The Toronto chapter of Mothers Against Drunk Driving (MADD) joined Toronto police, firefighters, paramedics, the Ontario Provincial Police, the Ontario government, city of Toronto and Allstate Insurance Company of Canada on Tuesday to kick off the Project Red Ribbon.
This year marks the 30th anniversary of MADD Canada’s Red Ribbon campaign, during which Canadians are asked to tie a red MADD ribbon to a vehicle, backpack, purse, key chain or briefcase.
The ribbons symbolize both the innocent victims and survivors of impaired driving, according to a Toronto Police Service news release.
“It covers a simple message. It is also, at the same time, sad that we still need to have this campaign,” said Toronto Police Service Deputy Chief Barbara McLean.
Several representatives were asked to speak at the launch, including several police officers, the minister of transportation, and parents who have themselves lost children to impaired driving collisions.
“Not a second of the day or the night goes by that I don’t think about my daughter. It changes you forever, irreversibly. In the speed of a second, because of the erratic, arrogant and irresponsible behaviour of a drunk driver, she was gone,” said Aalya Tsaneva, who lost her daughter.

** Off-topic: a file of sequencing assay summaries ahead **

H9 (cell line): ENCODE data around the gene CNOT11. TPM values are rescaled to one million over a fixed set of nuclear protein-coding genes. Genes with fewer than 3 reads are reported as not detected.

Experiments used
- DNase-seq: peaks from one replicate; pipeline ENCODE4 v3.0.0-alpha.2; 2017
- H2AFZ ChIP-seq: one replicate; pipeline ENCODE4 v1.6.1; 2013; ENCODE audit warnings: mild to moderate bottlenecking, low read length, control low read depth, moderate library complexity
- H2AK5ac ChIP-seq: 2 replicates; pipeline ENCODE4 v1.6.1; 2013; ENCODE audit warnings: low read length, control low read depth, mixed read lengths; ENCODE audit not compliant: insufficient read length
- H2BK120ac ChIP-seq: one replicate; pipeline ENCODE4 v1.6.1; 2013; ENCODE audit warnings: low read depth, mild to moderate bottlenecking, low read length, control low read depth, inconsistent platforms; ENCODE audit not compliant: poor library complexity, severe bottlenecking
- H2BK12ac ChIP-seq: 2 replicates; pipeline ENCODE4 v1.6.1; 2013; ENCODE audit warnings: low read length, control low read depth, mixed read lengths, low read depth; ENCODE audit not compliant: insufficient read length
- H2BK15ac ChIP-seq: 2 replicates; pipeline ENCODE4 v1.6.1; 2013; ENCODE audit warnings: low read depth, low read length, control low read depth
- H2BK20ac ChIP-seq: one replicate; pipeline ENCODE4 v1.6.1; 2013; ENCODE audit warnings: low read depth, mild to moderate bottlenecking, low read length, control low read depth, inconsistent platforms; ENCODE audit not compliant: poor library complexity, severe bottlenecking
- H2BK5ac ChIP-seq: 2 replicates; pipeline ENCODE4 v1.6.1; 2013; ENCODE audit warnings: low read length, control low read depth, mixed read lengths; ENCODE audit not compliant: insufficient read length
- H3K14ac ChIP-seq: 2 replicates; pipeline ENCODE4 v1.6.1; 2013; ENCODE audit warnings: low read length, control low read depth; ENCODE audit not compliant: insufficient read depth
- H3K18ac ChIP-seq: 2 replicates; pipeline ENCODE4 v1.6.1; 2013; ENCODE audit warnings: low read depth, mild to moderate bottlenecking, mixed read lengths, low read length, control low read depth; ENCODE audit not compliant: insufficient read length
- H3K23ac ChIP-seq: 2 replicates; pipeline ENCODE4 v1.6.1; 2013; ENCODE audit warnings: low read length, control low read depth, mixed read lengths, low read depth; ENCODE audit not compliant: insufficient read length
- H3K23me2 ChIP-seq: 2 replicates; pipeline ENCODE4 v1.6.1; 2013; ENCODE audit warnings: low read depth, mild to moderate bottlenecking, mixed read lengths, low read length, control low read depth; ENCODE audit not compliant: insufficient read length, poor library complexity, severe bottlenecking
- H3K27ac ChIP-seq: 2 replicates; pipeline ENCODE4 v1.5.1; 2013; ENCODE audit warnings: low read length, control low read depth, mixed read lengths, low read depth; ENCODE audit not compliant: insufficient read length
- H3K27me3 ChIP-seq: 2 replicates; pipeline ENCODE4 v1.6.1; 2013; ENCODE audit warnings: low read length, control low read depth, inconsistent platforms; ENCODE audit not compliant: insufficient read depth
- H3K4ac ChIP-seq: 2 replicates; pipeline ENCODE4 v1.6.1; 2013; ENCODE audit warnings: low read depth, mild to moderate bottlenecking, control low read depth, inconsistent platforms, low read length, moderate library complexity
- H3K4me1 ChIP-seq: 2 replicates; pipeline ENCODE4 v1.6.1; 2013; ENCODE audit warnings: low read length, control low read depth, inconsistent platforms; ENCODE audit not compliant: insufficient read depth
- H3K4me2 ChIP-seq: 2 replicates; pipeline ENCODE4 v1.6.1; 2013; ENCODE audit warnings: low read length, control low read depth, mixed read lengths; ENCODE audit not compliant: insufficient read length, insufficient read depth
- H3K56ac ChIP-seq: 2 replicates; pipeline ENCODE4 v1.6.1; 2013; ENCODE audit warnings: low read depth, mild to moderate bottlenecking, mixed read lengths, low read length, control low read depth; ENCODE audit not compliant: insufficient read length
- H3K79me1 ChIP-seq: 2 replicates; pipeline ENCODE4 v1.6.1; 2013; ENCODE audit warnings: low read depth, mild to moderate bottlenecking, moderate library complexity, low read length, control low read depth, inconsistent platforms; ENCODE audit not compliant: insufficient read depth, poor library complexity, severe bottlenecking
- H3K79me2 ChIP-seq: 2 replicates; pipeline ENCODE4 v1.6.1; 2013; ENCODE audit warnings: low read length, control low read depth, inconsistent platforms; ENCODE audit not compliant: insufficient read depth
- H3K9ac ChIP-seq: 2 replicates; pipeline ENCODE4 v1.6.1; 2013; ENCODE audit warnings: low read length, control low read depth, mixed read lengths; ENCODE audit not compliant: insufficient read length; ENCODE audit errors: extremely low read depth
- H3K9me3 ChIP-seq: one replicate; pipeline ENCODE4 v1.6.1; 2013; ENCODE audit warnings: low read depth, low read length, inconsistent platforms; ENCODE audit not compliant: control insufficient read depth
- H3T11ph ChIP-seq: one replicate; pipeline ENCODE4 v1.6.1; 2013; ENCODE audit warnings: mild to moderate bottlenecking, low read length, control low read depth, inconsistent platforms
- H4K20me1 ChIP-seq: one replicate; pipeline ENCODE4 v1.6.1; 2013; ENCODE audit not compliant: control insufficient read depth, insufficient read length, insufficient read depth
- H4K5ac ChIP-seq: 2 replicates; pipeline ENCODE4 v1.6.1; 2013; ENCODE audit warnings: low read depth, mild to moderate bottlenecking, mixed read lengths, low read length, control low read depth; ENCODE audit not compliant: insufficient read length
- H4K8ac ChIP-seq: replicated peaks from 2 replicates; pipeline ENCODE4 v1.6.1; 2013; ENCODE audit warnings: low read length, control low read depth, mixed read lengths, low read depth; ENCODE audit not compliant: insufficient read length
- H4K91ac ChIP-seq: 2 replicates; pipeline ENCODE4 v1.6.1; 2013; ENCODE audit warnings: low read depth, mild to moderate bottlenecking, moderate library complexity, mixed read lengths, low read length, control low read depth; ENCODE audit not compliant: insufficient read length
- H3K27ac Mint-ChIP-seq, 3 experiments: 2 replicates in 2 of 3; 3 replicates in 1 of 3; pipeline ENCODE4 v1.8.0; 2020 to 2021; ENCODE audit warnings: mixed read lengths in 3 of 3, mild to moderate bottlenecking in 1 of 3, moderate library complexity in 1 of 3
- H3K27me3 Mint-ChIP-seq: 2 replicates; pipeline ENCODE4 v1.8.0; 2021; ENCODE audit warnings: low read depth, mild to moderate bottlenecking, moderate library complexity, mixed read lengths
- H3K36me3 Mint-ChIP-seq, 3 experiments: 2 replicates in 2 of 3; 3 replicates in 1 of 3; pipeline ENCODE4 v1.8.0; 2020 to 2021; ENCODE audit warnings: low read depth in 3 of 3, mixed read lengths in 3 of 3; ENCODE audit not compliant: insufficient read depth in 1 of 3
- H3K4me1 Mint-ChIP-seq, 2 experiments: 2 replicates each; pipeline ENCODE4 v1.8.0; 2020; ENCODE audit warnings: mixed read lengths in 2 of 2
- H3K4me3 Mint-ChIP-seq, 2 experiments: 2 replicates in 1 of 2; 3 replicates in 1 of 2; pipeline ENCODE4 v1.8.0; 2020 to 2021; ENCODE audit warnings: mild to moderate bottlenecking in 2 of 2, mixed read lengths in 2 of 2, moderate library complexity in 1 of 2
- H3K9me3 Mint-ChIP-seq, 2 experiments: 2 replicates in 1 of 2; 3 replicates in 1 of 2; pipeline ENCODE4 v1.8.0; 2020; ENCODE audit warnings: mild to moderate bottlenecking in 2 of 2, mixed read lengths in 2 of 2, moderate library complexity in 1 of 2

According to the presentation, four Canadians are killed every day in crashes involving alcohol or drugs. In addition, between 175 and 200 people are injured.
“That means that four Canadians are getting a knock on their door from a police officer saying that a loved one has been killed by an impaired driver,” said MADD Toronto president Everilda Ratnakumar in a speech during the kickoff event.
Red ribbons are available at the MADD Toronto office, Allstate Canada offices and LCBO stores, beginning Dec. 1. In addition, MADD Toronto volunteers will be handing out ribbons at select TTC subway stations during rush hour between Nov. 27 and 30.
With files from Caryn Lieberman.